Q+A: Tim Watkin interviews James Cameron
Sunday October 7, 2012
Tim Watkin interviews James Cameron
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Q + A – October 7,
Interviewed by Tim Watkin
TIM How did the dinner with the studio heads go and what did they want?
MR CAMERON [John Key] basically circulated around to the different tables and had private discussions— Not private, but I wasn’t privy to every discussion. You know, there were discussions of possible increases in infrastructure, stage space, you know, the idea of possibly altering the rebate scheme to keep pace with the change in the dollar.
TIM Does that just mean more money?
MR CAMERON I suspect so, and I wasn’t party to a specific discussion on that. I know the issue was raised. It was even suggested by Sir Peter Jackson in a pre-taped message to the group.
TIM So what was John Key’s pitch to them?
MR CAMERON He said that New Zealand certainly doesn’t have the highest incentive scheme in the world, but it is very competitive. And he felt that with a lot of the other factors – such as the English language, kind of the work ethic and skill of the crew, the resources that are available within the country, the locations, you have a core competence in terms of visual effects, the artisanry of set construction and so on – that all of those things add up to a very attractive full package.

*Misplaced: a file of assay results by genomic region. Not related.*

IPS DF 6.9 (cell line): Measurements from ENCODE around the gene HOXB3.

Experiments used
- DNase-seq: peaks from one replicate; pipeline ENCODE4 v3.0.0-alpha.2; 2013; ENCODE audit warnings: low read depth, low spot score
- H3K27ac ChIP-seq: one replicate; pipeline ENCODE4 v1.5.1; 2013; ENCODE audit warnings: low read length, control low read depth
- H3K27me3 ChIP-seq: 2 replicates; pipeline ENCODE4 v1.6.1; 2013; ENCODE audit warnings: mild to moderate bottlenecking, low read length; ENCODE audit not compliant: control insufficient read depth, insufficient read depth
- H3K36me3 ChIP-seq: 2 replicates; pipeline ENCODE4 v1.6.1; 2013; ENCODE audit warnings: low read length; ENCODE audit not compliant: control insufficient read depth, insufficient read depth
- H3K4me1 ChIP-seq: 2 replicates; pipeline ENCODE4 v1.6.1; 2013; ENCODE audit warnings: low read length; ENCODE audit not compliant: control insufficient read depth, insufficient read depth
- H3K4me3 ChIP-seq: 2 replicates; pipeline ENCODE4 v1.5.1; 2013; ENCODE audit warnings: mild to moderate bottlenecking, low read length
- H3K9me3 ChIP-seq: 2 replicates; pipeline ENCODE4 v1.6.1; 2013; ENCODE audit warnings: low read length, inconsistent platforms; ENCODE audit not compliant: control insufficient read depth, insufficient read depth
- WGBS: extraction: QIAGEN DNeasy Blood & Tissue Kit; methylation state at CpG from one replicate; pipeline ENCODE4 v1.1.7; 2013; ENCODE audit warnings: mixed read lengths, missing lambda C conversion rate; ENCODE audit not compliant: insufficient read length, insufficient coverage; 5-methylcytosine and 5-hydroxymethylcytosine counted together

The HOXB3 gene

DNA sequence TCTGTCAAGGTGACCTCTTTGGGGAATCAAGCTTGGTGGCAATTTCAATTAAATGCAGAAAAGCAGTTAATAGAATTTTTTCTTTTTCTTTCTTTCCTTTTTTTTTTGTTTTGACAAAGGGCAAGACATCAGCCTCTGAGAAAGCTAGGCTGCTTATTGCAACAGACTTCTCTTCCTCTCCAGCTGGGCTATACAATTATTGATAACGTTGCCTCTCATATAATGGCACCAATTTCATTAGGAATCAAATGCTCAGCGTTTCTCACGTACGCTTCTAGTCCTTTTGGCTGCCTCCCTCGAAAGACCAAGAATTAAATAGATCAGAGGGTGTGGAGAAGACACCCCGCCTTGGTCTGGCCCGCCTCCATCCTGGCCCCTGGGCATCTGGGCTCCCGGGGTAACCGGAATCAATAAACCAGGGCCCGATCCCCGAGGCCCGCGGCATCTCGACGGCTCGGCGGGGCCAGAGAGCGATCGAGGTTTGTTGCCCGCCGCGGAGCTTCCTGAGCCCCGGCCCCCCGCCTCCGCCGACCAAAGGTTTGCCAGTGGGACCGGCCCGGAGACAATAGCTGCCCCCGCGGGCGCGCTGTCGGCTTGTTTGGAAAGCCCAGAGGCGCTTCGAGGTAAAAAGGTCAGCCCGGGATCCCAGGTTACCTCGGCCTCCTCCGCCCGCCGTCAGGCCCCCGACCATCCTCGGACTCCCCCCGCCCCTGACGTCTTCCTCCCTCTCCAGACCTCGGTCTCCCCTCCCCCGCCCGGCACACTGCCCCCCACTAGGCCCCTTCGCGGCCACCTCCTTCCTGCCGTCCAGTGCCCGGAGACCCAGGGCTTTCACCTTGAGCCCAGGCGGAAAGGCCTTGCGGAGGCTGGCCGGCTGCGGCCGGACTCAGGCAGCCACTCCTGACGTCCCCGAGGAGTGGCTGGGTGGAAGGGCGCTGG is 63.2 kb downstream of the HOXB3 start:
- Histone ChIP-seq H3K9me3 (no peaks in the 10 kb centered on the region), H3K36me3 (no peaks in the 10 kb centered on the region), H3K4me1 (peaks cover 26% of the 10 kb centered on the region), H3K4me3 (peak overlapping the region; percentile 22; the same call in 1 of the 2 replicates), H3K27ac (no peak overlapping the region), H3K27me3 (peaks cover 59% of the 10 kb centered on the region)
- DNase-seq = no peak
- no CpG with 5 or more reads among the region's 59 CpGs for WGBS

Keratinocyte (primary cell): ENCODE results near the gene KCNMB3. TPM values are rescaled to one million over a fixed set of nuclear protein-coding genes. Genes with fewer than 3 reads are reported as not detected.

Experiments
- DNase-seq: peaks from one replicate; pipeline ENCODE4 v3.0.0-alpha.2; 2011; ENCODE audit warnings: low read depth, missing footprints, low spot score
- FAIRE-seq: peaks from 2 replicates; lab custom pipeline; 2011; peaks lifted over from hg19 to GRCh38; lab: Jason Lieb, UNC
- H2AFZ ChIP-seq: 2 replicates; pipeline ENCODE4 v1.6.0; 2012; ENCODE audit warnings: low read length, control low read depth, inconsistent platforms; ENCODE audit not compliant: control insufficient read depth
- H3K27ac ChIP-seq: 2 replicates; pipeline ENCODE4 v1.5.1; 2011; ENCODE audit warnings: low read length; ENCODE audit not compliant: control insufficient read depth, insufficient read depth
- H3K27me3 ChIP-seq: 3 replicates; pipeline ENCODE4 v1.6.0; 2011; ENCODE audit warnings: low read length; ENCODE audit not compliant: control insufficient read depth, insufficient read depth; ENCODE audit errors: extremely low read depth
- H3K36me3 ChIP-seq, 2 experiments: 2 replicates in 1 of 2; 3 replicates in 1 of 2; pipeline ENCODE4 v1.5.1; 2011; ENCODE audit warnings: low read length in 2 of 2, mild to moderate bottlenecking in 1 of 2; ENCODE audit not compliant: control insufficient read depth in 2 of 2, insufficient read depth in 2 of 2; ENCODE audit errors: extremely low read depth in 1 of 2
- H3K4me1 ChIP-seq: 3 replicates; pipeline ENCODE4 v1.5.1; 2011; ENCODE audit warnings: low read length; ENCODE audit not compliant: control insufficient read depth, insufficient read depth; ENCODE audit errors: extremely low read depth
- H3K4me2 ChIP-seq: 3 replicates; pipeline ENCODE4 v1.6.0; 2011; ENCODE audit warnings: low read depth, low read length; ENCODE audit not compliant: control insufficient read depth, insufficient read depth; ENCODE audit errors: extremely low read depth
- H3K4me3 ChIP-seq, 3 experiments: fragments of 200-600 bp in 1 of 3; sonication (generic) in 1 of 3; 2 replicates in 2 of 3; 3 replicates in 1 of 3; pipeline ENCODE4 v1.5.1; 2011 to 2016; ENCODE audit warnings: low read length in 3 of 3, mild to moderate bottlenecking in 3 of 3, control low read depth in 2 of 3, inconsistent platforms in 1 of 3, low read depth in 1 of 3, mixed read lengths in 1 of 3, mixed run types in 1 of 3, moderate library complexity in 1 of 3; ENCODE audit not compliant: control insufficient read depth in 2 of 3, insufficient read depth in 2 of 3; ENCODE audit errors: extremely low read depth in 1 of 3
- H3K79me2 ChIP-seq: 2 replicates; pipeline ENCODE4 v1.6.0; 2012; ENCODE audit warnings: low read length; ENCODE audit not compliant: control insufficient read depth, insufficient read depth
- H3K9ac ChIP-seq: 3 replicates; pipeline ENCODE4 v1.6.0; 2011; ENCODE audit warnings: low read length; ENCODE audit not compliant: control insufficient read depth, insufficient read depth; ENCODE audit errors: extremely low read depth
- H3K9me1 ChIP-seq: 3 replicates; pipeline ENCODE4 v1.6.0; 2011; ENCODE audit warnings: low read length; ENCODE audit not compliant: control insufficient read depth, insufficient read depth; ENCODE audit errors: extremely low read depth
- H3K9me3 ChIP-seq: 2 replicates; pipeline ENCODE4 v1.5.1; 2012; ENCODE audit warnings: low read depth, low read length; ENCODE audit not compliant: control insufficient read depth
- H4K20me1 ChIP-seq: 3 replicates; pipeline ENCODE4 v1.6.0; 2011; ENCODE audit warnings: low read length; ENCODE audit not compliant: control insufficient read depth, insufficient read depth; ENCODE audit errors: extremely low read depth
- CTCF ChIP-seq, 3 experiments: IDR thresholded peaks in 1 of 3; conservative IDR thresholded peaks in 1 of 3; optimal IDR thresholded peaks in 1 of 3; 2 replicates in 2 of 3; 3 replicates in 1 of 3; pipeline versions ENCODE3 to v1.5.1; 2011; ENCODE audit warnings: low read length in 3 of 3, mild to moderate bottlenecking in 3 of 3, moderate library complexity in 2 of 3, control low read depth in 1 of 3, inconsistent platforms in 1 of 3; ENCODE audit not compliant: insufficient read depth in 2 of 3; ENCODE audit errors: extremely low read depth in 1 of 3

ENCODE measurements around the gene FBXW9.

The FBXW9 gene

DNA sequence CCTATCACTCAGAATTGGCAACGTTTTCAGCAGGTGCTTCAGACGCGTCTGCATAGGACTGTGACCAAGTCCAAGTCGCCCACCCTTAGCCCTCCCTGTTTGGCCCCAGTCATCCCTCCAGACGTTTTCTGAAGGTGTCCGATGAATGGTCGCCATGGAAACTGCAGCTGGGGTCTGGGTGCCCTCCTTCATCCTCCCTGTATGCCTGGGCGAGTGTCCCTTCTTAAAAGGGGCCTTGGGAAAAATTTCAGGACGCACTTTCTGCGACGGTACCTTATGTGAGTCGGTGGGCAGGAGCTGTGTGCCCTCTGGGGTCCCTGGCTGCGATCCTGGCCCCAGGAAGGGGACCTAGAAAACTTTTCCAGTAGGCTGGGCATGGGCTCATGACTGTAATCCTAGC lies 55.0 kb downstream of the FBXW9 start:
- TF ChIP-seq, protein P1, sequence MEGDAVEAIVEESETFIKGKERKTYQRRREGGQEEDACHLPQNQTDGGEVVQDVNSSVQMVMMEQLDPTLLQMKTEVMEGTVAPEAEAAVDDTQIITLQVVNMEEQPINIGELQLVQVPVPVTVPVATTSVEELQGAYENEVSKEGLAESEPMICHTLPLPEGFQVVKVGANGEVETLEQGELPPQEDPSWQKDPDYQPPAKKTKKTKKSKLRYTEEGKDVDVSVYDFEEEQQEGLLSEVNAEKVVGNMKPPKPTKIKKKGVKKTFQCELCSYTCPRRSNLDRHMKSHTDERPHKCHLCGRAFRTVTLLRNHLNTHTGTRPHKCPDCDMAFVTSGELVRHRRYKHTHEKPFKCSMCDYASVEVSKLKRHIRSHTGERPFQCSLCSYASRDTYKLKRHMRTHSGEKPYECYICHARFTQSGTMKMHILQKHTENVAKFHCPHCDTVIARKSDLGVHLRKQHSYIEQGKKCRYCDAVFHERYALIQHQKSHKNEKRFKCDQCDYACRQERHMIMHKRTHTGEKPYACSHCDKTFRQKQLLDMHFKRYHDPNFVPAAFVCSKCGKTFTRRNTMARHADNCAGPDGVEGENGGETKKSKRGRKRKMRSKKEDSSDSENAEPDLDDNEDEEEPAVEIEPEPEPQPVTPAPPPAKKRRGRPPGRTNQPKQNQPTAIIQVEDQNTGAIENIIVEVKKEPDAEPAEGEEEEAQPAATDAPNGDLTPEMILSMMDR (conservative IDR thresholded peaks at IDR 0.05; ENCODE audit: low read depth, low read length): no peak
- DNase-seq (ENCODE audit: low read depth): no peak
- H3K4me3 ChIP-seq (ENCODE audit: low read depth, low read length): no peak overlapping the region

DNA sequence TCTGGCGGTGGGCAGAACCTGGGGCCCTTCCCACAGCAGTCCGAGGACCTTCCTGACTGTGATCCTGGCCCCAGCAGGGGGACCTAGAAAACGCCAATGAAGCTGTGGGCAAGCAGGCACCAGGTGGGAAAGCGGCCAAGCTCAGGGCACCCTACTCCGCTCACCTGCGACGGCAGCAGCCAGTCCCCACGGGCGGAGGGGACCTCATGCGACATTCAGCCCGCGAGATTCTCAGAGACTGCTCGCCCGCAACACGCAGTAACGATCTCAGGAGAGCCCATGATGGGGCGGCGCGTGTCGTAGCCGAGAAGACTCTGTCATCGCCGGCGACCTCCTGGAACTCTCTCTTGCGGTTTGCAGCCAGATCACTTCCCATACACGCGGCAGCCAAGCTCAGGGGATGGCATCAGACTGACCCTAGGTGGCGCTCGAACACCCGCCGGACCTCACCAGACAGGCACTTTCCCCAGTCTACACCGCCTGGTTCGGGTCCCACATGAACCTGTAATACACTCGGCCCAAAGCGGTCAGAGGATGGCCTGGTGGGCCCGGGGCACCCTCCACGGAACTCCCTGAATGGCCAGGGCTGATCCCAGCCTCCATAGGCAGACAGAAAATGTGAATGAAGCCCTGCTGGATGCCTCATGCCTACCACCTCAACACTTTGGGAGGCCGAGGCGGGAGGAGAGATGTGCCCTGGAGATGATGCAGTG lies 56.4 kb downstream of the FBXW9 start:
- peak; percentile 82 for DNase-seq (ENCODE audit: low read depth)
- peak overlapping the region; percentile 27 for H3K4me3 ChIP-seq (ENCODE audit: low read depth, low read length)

TIM We’ve already changed laws to keep The Hobbit. Are we conceding too much to Hollywood?
MR CAMERON What Peter has done, and those that have followed in his footsteps, especially in Wellington – such as ourselves with Avatar – what's been created there is a global industry that’s competing directly with what's happening in Los Angeles or London. And I think if some accommodations need to be made to foster that, I think the benefits to the New Zealand economy will far outweigh, you know, any potential deficit.
TIM Kim Dotcom – what is Hollywood’s perspective on him and on illegal downloading?
MR CAMERON I think
to the extent that the guy is guilty of fostering illegal
downloads of movie content, I’d be against that,
obviously. I mean, the guy’s probably dirty. I don’t
think he’s a saint. The music business was eviscerated by
illegal downloads, and it’s never recovered. Not that
there aren’t still plenty of artists out there who can
create music. But movies are different. Movies aren’t
three guys in a garage with a couple of guitars. Movies
require, you know, hundreds if not thousands of people and
hundreds of millions of dollars to create the calibre of
imagery that we expect to see. If the movie business takes a
hit in revenues that’s equivalent to what happened in the
music industry, you’ll never see that again. I think
it’s not inappropriate for a government to protect major
foreign investments. If you think of the film industry not
as something frivolous but as a major industry, and I think
the term is correct – it creates jobs, it brings capital
and so on – then it would be like anything else. It would
be like someone who was potentially undermining let’s say
the agricultural industry, which is obviously near and dear
to the heart of the New Zealand economy.